Reginald Edward Higgins’s distinctive and pleasing flat colours mark him out as a member of the “poster school” of artists and, indeed, he did produce a number of stylish posters during his career, including a number for the London and North Eastern Railway in the 1920s.
He was born in London on 31 March 1877 and studied at St. John’s Wood Art School and then the Royal Academy. Lewis Baumer, another contributor to a number of ILN magazines, also attended St John’s Wood Art School and both men were keen exponents of “the modern girl”; Higgins even exhibited a group of paintings called Some Modern Girls at the Sporting Gallery in December 1925.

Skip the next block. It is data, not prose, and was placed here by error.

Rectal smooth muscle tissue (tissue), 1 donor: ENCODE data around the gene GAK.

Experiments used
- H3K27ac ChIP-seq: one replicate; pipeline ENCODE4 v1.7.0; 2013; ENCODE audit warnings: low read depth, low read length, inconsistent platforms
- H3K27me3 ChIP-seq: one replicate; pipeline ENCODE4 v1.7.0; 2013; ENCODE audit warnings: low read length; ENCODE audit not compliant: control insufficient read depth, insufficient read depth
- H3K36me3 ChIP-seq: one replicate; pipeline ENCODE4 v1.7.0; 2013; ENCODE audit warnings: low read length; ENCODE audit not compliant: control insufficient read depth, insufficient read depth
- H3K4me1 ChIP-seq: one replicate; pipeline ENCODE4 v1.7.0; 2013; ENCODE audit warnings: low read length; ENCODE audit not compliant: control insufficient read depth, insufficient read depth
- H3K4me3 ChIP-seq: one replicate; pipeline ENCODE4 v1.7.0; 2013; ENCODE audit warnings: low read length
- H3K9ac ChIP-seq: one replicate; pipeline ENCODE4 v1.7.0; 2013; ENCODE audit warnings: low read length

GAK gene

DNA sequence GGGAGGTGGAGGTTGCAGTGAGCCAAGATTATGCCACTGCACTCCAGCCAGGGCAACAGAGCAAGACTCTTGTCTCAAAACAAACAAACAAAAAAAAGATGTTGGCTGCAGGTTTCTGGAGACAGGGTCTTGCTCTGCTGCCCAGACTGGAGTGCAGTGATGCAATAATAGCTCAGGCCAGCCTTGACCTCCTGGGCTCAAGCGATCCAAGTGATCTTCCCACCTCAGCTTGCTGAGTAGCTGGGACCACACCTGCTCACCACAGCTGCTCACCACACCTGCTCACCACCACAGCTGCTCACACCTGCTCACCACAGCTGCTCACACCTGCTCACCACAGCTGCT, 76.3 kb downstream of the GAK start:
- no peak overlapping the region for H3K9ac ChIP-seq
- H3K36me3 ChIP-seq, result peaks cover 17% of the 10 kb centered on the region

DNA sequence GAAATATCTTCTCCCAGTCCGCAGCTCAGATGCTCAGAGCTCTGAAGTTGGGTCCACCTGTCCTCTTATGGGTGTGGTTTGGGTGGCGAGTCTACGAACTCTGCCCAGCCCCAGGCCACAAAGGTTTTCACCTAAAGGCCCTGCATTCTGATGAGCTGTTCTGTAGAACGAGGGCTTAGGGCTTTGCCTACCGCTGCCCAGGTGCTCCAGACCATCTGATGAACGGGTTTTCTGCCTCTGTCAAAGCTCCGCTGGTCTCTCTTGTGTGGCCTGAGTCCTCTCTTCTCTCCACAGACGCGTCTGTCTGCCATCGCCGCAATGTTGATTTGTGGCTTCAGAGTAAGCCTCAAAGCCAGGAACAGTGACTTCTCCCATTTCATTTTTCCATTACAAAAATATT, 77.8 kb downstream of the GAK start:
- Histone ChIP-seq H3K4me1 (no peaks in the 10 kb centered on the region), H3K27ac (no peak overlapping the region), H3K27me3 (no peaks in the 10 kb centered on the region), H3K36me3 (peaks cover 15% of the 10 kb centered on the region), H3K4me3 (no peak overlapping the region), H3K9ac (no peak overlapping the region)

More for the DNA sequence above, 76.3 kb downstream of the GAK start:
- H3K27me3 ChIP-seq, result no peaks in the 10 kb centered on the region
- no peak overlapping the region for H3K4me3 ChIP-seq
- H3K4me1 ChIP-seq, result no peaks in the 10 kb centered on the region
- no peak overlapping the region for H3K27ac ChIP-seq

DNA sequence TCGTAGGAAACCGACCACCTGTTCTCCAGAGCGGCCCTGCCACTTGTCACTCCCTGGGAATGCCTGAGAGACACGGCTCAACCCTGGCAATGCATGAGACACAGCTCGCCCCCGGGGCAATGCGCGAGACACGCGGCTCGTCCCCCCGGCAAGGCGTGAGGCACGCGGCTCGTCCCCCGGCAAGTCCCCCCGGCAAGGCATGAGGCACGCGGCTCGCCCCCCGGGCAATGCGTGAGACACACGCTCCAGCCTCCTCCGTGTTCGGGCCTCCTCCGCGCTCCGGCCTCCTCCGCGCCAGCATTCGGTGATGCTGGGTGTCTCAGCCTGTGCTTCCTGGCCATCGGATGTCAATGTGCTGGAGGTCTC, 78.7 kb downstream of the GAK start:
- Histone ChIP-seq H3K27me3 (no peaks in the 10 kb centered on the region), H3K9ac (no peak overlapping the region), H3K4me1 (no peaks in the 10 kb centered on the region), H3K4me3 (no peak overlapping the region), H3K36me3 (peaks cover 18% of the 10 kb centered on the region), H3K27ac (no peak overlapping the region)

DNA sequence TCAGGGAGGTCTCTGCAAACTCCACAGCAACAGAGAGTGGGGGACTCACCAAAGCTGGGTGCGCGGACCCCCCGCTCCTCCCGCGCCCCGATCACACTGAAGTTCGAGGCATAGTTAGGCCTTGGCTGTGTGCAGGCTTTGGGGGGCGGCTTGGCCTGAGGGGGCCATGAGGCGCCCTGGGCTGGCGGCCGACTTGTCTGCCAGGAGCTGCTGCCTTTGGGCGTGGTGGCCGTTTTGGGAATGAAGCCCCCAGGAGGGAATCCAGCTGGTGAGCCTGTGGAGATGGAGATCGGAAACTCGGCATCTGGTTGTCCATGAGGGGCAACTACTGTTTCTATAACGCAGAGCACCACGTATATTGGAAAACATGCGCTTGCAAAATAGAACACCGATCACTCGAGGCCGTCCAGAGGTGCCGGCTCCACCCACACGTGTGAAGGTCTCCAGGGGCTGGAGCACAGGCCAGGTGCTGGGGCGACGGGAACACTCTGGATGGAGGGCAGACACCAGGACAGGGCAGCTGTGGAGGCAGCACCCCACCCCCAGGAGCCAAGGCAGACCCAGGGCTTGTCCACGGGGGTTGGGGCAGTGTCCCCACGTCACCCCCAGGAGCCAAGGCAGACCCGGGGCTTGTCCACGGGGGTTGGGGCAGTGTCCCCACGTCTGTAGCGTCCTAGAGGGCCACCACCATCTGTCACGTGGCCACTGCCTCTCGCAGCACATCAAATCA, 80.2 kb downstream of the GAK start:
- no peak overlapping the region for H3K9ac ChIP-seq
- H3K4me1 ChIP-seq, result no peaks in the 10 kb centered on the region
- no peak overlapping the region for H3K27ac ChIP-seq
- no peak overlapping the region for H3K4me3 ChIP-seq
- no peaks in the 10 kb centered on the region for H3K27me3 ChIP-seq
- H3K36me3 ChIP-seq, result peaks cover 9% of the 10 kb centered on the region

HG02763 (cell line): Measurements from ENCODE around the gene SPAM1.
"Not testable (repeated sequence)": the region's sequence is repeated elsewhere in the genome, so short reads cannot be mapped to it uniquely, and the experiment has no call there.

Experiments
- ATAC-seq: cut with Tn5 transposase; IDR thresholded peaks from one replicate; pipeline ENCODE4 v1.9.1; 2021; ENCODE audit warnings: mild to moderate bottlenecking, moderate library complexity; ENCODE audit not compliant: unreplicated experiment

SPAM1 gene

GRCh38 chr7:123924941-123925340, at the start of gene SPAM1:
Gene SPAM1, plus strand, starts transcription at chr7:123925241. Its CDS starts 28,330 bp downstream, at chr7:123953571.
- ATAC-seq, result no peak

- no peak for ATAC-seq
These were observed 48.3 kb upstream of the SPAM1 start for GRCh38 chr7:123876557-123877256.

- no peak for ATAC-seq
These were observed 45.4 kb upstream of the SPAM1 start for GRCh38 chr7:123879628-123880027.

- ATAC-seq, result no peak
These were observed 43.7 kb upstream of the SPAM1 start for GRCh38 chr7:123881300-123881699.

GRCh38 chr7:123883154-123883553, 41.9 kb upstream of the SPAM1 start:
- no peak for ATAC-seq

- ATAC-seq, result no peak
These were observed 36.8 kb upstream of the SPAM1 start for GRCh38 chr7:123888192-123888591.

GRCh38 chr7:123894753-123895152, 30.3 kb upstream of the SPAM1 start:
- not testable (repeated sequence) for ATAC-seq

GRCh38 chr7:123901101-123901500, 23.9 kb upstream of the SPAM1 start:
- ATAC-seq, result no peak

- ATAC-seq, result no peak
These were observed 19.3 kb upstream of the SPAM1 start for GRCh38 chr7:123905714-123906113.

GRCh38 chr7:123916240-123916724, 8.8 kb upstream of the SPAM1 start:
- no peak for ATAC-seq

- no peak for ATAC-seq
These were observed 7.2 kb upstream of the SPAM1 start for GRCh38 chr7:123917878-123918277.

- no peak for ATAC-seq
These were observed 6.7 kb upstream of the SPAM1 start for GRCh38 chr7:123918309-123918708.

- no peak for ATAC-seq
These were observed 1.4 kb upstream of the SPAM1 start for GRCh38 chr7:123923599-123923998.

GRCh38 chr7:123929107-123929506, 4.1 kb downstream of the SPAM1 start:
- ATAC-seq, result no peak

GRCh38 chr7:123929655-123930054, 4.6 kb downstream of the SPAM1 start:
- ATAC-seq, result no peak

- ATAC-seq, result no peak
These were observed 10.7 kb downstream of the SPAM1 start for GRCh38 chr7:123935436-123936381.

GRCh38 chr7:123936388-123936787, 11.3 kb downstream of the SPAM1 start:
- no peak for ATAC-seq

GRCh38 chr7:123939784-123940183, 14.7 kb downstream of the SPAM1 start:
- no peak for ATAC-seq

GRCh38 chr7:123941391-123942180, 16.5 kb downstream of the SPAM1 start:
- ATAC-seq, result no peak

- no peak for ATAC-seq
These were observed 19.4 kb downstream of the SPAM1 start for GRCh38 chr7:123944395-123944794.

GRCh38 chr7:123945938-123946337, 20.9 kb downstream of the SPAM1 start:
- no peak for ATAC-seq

His illustrations for The Bystander and The Tatler depict, almost without exception, independent and stylish women and his contributions during the First World War are dominated by women’s roles, from drivers to Whitehall clerks.
He was a member of The Decorative Art Group, founded by the Norwegian artist, Carlo Norway, which promulgated a simplicity and strong graphic style, banishing from their schemes the illusion of three-dimensionality created by the use of shadow. Similar in style to fellow poster artists Tom Purvis and Tony Castle, Reginald Higgins’ technique and subject matter feel fresh and modern, ushering in an aesthetic more suited to the forthcoming decade of the 1920s.